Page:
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I have seen whole apiarys hanging out because there were to full and I have seen the same thing when they were empty. You also get it for a few days after you take boxes of honey off even when they have plenty of room. High humidity doesn't help. I wouldn't too much but Kaihoka's idea of a top entrance is something I normally use when two queening and should help.

Does all this spraying with scent really help? I have been uniting hives for over 40 years and have never used anything other than newspaper.

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I have seen whole apiarys hanging out because there were to full and I have seen the same thing when they were empty. You also get it for a few days after you take boxes of honey off even when they have plenty of room. High humidity doesn't help. I wouldn't too much but Kaihoka's idea of a top entrance is something I normally use when two queening and should help.

Does all this spraying with scent really help? I have been uniting hives for over 40 years and have never used anything other than newspaper.

I had never used scent before , only newspaper, I only used it because I was trying anything to fix the issues with combining the hive.

I could not say whether it made any difference .

But the scent spray is very useful to spray on any area I get stung So I am glad I experimented with it .

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We use scent all the time. Newspaper is a pain in the bum and scent is simple and instant.

When we double queen we have an entrance at the excluder to let both the foragers come and go and more importantly let the drones out.

As @kaihoka said put a small twig between the excluder rim and the bottom of your top brood box to create a space for bees and drones to come and go

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We use scent all the time. Newspaper is a pain in the bum and scent is simple and instant.

When we double queen we have an entrance at the excluder to let both the foragers come and go and more importantly let the drones out.

As @kaihoka said put a small twig between the excluder rim and the bottom of your top brood box to create a space for bees and drones to come and go

do you air freshener, or lynx spray etc

or does it not matter much

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I run afew double queeners the trick is to unite them as weaker nucs and let them expand together they seem to accept each other better have lost quite afew queens combining stronger units and they are annoying to overwinter as double queeners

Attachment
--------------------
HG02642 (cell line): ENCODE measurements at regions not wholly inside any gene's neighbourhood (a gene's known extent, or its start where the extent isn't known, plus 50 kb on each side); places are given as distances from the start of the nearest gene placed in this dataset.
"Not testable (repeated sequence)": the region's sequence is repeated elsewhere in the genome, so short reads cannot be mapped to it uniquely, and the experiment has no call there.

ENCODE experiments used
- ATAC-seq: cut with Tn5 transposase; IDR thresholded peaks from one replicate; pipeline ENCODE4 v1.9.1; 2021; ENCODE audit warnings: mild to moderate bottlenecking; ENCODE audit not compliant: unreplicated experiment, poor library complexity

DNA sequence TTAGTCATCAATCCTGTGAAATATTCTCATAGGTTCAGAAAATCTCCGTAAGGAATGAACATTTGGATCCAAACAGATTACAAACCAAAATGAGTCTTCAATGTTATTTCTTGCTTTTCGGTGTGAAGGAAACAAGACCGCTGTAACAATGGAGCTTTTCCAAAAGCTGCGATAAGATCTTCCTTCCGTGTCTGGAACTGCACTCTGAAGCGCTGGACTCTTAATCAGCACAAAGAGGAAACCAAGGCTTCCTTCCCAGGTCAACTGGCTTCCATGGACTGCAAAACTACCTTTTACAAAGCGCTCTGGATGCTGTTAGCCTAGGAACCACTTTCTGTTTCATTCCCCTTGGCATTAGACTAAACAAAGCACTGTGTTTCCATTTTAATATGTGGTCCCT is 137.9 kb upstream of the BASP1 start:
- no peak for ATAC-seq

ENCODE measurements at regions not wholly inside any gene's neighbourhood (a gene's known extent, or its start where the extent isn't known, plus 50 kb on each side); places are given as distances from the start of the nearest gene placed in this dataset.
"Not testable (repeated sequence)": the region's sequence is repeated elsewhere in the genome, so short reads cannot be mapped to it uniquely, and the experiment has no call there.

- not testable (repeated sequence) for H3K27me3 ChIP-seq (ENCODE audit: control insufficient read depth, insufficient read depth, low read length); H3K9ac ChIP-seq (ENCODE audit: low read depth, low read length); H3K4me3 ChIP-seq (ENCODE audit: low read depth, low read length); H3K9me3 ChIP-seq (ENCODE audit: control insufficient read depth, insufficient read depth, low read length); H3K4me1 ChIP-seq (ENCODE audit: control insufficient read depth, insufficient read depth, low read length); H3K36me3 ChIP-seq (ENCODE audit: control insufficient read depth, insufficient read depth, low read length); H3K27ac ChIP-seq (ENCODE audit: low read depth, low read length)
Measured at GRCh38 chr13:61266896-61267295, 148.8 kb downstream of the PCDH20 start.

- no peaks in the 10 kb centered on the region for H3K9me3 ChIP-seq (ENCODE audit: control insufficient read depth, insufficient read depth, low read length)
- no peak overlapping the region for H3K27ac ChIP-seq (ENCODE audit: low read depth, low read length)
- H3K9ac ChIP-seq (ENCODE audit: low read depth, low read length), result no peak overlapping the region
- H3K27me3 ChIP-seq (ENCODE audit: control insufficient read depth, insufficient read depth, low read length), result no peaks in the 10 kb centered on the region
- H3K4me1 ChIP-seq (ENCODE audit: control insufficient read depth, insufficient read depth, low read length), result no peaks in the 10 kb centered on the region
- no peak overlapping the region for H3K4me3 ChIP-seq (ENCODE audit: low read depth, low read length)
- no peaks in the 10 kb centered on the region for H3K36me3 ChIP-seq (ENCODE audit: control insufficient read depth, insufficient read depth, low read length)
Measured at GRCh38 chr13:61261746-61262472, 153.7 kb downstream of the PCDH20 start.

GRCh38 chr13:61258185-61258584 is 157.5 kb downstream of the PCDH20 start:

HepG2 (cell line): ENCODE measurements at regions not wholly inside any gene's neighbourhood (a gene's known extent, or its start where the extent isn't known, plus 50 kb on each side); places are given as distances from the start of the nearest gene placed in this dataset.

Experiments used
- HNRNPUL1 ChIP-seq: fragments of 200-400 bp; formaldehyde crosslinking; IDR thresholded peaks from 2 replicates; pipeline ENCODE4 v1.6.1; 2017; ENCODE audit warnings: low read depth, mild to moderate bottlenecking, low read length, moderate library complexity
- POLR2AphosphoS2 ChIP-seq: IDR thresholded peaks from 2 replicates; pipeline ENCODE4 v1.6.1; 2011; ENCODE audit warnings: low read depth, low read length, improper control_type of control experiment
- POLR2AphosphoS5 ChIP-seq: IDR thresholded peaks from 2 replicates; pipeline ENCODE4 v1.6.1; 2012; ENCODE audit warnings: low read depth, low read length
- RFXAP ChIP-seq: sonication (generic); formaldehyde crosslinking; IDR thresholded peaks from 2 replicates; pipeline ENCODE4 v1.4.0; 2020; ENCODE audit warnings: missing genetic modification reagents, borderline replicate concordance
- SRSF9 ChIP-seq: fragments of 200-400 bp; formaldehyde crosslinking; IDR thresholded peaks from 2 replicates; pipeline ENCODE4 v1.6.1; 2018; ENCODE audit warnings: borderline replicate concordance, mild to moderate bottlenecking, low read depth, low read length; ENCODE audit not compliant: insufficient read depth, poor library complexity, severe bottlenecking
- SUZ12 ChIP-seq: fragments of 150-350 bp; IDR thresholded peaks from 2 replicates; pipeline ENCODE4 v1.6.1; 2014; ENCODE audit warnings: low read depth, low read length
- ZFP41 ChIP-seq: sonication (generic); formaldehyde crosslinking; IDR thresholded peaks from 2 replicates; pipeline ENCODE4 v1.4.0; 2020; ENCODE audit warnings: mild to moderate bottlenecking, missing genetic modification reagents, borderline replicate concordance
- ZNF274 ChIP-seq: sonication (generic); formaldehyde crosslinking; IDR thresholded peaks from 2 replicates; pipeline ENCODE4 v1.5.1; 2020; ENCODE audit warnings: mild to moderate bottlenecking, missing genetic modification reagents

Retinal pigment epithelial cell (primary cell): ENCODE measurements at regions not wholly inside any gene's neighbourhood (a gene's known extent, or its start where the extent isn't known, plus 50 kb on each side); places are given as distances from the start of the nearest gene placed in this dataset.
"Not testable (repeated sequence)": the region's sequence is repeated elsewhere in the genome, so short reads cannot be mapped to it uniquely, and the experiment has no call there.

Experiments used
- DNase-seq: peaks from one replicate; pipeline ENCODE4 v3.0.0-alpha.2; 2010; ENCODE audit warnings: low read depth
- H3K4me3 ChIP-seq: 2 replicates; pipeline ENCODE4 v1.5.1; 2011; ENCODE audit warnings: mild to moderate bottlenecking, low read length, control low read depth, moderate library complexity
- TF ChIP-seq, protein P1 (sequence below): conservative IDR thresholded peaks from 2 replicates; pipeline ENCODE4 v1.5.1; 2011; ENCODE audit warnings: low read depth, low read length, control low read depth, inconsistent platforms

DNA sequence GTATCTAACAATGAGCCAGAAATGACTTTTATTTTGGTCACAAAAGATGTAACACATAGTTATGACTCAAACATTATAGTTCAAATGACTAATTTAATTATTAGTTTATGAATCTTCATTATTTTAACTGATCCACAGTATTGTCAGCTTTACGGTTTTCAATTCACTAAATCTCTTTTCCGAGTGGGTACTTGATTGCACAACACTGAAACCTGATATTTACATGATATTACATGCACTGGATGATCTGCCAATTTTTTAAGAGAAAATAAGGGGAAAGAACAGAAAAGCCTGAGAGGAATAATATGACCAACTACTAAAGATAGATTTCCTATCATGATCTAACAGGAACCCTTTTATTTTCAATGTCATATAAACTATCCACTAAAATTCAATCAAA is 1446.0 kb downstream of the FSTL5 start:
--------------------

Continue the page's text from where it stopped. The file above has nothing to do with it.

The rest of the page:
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I have only seen bees behaving 'oddly' in front of a hive that has plenty of space as a result of suspected high virus loads and the colony collapasing due to varroa. Once the varroa problem had been sorted out and new bees emerge, the issue went away. I doubt it to be the case in this instance if you didn't have a problem before uniting.

 

Double queening hives is something that doesn't seem to be done in the UK. What are the advantages and disadvantages of it?

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@kaihoka we use air freshener.

We regularly double queen as part of swarm management otherwise we end up with too many hives if we split them off completely.

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We regularly double queen as part of swarm management otherwise we end up with too many hives if we split them off completely.

Now there's a solution I could use. Do you move the two queens together then add cells to the queenless halves?

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Not sure I understand that question about queenless halves @Rob Stockley.

We double queen by splitting a two broodbox hive in half with a split board. Sometimes it's old queen in bottom box and cell top box or vice versa depending on how close to swarming the hive is. If the cell up top fails to result in a mated queen we will intro a queen. When the flow begins the split board is changed over to an excluder and the two brood boxes united with air freshener.

At the end of the season the old queen is pinched the excluder removed and the new queen is left to winter over

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When the flow begins the split board is changed over to an excluder and the two brood boxes united with air freshener.

At the end of the season the old queen is pinched the excluder removed and the new queen is left to winter over

I thought you promoted single brood box honey producers ?

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Absolutely but we have hives that go into pollination and that's how we manage them. If we have enough gear we will split them off, if not then they stay as two queeners.